“in five years, there had been 530 collisions on Grand”; which Kleiner concludes is very low, given an ADT of around 26,000. That’s a distance of two miles. Not sure what sort of rate that implies; good or bad. She sums up with this oft-repeated statement that is true in some very limited sense and therefore worthless “Speed doesn’t cause <a-word deleted>.Variation of speed causes <a-word deleted>.”
My Comments from the Trans Committee hearing
(you can find the video of the hearing by following the links above for SB1241…
There are according to the Bill’s sponsor, Representative Debbie Lesko (R-Glendale and Majority whip) only two installations of photo radar anywhere in Arizona on state highways (which is presumably easily knowable since a permit is required)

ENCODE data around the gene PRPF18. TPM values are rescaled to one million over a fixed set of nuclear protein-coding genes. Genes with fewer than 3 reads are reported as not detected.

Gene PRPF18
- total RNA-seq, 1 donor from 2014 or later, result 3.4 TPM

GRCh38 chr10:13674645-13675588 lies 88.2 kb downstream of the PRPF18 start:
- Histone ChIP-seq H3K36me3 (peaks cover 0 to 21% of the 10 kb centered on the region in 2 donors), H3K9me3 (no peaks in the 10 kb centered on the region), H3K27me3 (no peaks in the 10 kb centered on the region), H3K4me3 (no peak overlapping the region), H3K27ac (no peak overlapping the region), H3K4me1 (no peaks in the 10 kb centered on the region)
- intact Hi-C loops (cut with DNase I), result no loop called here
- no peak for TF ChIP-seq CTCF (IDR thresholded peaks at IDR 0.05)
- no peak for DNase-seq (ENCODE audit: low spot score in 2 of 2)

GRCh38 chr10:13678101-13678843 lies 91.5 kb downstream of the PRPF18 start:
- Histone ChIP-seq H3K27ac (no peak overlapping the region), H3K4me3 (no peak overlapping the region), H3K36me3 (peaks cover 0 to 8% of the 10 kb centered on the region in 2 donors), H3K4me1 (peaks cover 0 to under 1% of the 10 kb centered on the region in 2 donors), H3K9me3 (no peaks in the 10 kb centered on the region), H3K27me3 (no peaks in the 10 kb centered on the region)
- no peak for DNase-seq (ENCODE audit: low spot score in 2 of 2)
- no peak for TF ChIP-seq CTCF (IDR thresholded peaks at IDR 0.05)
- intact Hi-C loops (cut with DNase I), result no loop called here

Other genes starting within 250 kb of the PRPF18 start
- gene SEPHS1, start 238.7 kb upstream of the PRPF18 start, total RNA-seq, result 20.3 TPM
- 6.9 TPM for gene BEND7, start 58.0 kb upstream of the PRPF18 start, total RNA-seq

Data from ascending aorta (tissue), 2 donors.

One is in El Mirage (at Primrose and Grand — Grand being the state highway) and is in Lesko’s district, and the other is in Star Valley, a very small community towards Payson.
Lesko also stated that she believes her bill importantly does not usurp any local control — something she would be against — as it only applies to the state highway system.
An El Mirage constituent gave a long explanation of her complaints about the photo-enforcement (it wasn’t clear if it was speed or red-light or both), saying she was merely “scooting up” to get away from someone who was “on her bumper” and feels the enforcement is unfair and is entrapment. She also says she feels there aren’t enough speed limit signs. I see one here, right near Primrose and Grand, 45mph.